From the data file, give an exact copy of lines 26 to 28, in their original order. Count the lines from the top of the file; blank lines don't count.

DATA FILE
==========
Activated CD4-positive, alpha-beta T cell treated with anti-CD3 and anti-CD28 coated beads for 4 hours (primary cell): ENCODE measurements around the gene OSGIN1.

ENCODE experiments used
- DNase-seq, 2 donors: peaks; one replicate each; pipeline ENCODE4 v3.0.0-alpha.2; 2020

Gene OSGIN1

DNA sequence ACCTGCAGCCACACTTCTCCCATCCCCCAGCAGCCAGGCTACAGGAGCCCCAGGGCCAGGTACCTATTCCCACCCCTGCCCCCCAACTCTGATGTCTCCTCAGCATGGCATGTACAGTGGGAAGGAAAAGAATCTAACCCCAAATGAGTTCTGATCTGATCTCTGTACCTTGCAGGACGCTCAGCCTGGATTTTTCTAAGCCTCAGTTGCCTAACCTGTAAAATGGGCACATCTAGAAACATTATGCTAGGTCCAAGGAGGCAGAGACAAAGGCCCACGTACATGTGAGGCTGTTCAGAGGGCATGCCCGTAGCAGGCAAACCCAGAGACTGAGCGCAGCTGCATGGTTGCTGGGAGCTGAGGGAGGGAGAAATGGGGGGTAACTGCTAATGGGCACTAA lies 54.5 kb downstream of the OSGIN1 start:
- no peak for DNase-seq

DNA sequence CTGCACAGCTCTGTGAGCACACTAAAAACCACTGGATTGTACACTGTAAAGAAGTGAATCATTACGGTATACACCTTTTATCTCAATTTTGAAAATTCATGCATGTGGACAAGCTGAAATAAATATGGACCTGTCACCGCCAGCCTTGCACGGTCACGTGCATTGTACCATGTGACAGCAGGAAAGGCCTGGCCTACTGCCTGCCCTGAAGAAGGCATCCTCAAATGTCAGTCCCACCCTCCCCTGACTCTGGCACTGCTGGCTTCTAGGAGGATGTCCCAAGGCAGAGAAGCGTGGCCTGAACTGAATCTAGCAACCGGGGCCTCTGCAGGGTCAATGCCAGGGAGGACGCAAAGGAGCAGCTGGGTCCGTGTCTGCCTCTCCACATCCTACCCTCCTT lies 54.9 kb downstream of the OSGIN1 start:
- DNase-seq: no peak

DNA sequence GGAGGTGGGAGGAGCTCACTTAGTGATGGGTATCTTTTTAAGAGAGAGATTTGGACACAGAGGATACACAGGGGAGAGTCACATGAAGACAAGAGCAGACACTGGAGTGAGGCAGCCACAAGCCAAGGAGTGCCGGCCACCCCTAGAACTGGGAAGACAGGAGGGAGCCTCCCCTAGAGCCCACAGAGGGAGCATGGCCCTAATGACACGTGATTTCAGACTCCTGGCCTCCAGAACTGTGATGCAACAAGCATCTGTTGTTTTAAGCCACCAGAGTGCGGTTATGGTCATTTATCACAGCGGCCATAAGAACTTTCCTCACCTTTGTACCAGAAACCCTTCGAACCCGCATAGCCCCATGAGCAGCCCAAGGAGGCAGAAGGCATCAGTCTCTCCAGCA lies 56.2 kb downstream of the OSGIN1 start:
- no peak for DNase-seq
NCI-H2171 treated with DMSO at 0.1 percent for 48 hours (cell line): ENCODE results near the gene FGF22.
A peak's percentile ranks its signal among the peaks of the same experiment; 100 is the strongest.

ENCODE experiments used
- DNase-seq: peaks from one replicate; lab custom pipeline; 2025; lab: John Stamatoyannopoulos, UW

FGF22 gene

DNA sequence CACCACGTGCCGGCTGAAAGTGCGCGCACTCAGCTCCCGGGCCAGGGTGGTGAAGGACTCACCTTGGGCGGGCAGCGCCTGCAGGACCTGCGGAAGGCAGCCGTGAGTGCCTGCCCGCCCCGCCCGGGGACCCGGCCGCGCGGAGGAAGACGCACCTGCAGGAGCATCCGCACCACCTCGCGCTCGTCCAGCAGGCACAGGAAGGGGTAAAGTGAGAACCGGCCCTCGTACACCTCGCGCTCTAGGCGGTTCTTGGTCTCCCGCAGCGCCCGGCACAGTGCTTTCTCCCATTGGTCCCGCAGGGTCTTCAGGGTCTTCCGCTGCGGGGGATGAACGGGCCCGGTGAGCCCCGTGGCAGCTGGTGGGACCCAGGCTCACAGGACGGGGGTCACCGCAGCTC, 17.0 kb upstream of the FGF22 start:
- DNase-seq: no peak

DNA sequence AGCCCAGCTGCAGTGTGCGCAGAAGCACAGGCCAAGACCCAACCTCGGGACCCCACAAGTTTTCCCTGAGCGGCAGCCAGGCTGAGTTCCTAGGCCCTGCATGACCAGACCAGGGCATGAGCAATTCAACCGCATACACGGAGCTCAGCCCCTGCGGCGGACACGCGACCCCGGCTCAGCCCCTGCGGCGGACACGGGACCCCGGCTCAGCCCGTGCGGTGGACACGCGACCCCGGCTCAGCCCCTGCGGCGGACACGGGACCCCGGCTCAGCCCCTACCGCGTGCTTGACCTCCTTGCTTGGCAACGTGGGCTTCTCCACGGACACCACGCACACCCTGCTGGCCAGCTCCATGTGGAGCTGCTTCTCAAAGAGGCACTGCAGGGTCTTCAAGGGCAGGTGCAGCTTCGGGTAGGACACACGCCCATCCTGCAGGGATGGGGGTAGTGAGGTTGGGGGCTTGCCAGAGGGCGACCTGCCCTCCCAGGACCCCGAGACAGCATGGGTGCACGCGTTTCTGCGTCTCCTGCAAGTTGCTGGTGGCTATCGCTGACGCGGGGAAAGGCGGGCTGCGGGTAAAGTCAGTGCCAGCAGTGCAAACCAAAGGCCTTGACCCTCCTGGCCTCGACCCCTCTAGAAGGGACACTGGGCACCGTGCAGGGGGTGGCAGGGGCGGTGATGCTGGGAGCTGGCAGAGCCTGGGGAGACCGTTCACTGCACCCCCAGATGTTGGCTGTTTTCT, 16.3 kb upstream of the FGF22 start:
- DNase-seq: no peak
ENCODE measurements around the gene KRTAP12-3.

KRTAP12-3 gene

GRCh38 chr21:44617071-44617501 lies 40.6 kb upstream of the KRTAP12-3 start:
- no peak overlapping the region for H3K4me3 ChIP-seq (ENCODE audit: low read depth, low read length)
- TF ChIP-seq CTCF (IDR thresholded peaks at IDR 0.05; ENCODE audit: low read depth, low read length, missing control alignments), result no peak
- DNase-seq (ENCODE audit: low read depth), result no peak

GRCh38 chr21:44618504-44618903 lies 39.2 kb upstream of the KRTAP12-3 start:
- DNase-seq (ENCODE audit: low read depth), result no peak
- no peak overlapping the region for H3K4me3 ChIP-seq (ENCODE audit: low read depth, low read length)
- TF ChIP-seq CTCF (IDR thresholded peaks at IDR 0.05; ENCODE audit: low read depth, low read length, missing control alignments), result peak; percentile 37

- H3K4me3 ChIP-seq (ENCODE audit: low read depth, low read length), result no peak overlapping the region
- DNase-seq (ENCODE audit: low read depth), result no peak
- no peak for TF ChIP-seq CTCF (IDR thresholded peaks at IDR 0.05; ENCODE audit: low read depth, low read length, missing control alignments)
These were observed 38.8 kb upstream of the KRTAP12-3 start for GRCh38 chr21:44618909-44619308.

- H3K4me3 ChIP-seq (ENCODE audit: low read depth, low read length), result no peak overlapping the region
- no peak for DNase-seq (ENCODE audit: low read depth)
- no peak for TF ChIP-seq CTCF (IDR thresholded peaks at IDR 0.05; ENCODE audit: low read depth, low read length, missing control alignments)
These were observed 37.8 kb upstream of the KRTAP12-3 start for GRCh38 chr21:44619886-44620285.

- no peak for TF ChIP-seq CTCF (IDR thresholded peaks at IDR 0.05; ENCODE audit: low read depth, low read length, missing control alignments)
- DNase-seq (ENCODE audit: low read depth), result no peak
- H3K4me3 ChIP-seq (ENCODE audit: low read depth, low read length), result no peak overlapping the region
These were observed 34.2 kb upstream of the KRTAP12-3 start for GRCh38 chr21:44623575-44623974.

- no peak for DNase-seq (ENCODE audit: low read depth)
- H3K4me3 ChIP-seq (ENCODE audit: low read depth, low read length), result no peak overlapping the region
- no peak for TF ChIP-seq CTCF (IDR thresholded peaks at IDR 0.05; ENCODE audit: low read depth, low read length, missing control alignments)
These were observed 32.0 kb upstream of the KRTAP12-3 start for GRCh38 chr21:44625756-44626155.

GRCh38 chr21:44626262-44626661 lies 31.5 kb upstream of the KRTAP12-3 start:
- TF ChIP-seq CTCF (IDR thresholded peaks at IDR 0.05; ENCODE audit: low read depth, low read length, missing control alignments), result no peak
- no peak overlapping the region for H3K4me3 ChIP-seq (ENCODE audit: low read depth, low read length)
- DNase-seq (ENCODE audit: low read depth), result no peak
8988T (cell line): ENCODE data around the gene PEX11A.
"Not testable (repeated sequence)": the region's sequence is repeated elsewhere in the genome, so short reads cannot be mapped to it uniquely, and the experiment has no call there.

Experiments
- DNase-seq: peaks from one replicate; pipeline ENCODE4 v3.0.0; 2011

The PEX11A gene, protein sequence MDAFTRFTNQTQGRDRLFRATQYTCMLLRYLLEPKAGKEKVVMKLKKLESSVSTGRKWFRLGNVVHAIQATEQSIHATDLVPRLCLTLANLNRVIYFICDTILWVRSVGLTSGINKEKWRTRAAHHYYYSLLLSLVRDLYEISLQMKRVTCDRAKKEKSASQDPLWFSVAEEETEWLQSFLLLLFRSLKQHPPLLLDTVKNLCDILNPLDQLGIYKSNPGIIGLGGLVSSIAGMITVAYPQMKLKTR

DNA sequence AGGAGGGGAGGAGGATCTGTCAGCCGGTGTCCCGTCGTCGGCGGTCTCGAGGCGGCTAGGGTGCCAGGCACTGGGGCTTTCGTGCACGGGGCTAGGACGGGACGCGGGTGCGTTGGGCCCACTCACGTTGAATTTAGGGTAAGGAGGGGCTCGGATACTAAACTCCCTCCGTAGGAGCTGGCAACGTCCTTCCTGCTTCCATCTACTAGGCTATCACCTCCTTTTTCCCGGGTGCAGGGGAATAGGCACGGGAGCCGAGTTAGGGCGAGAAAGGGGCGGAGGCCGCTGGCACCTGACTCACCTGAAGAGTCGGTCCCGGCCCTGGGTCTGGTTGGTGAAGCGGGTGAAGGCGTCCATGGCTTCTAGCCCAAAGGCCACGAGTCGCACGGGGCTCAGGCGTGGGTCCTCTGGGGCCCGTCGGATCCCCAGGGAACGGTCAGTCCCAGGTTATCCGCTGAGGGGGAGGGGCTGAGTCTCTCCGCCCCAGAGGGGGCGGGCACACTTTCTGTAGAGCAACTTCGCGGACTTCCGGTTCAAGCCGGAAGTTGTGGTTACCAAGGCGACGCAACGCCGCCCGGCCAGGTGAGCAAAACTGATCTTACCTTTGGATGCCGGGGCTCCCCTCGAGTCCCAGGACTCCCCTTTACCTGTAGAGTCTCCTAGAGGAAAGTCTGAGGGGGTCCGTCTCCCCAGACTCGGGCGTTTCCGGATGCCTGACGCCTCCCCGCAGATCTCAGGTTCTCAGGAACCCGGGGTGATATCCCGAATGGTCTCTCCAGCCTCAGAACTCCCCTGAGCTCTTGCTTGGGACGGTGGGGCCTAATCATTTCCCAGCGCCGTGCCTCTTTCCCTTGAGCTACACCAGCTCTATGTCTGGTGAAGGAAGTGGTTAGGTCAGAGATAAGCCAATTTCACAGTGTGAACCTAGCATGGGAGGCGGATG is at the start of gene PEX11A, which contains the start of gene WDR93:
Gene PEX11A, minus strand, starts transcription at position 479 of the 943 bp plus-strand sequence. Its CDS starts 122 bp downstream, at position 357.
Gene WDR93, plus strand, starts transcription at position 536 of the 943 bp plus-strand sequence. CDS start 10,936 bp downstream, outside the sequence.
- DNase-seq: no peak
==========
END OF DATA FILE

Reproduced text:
GRCh38 chr21:44618504-44618903 lies 39.2 kb upstream of the KRTAP12-3 start:
- DNase-seq (ENCODE audit: low read depth), result no peak
- no peak overlapping the region for H3K4me3 ChIP-seq (ENCODE audit: low read depth, low read length)